It’s a question that I’m often asked and the answer is usually the same. The GPIO pins of course! Those little stabby pins along the top of the Pi that let you connect buttons, buzzers, sensors and HATs.
On the first two models of Raspberry Pi, there were only 26 pins, but it quickly became apparent that more is better and so for every model since the B+ in July 2014, there have been 40 GPIO pins on the Raspberry Pi A and B models. On the Raspberry Pi Zero, there are still 40 pins that you can use, but they are ‘headerless’ meaning that you can either solder directly onto the board in place of the pins, or you can solder your own header on (which is not as tricky as it sounds, and can be great fun).
Each Friday is PiDay here at Adafruit! Be sure to check out our posts, tutorials and new Raspberry Pi related products. Adafruit has the largest and best selection of Raspberry Pi accessories and all the code & tutorials to get you up and running in no time!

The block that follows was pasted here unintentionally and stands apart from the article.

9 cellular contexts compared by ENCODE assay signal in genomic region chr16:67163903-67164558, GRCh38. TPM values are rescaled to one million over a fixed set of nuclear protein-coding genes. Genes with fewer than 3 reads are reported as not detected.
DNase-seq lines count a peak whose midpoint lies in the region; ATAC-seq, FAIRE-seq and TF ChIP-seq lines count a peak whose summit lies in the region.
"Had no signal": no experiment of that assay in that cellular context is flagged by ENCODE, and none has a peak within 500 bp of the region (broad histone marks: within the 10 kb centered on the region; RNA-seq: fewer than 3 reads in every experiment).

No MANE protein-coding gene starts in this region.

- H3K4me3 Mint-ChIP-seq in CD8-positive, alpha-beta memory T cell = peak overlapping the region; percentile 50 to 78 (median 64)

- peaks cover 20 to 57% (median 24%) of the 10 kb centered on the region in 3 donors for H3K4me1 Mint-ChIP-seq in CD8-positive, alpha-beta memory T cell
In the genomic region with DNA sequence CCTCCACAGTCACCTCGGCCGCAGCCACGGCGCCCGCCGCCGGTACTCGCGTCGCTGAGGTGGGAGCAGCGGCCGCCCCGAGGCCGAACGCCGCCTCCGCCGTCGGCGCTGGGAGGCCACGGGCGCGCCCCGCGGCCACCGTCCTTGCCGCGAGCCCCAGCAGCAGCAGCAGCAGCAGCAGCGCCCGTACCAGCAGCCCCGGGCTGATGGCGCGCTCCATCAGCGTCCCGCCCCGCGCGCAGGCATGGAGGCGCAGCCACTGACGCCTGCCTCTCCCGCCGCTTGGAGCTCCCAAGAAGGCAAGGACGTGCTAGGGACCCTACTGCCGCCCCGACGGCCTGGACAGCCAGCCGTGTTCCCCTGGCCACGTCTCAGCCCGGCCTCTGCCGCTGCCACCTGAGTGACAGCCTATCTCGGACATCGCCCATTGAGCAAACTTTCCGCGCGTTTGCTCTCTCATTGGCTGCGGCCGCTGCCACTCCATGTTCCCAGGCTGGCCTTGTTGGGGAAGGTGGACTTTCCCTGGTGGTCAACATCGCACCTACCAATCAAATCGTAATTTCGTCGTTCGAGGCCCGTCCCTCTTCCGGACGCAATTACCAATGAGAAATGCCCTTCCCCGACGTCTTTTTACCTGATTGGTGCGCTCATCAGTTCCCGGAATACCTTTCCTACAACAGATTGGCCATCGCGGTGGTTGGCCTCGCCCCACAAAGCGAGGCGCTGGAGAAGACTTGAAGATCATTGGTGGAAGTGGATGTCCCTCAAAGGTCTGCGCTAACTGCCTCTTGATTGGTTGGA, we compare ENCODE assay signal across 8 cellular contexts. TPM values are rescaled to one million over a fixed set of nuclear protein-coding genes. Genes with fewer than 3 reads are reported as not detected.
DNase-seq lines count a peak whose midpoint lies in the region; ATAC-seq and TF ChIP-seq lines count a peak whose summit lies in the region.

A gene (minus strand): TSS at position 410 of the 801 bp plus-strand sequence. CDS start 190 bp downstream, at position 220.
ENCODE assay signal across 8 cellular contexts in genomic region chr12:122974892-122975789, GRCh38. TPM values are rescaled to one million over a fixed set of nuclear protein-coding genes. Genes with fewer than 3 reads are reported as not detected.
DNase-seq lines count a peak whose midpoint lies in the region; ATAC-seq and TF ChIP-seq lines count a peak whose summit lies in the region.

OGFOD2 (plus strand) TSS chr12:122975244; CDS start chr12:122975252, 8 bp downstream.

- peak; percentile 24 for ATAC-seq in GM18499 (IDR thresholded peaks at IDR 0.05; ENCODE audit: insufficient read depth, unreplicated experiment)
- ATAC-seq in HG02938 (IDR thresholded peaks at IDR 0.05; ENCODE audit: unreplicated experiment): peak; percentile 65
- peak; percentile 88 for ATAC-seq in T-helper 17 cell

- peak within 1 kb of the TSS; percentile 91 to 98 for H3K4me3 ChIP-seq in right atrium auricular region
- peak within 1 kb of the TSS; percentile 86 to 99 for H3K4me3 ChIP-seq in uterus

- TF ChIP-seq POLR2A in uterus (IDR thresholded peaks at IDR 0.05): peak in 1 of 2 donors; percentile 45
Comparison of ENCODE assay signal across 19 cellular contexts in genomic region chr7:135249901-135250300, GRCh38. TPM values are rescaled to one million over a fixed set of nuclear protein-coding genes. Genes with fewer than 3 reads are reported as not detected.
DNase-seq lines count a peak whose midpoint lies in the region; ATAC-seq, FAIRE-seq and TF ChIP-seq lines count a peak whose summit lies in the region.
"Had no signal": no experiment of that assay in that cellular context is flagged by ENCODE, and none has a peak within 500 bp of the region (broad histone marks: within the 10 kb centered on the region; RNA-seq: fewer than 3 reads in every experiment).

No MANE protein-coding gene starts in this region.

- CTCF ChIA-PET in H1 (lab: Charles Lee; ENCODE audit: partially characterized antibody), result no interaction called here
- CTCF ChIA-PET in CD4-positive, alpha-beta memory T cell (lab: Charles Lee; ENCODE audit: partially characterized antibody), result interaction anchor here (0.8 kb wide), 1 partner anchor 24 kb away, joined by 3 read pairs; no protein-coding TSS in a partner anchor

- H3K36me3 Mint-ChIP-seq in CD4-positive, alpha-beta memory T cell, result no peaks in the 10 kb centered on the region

Eink, E-paper, Think Ink – Collin shares six segments pondering the unusual low-power display technology that somehow still seems a bit sci-fi – http://adafruit.com/thinkink
Stop breadboarding and soldering – start making immediately! Adafruit’s Circuit Playground is jam-packed with LEDs, sensors, buttons, alligator clip pads and more. Build projects with Circuit Playground in a few minutes with the drag-and-drop MakeCode programming site, learn computer science using the CS Discoveries class on code.org, jump into CircuitPython to learn Python and hardware together, TinyGO, or even use the Arduino IDE. Circuit Playground Express is the newest and best Circuit Playground board, with support for CircuitPython, MakeCode, and Arduino. It has a powerful processor, 10 NeoPixels, mini speaker, InfraRed receive and transmit, two buttons, a switch, 14 alligator clip pads, and lots of sensors: capacitive touch, IR proximity, temperature, light, motion and sound. A whole wide world of electronics and coding is waiting for you, and it fits in the palm of your hand.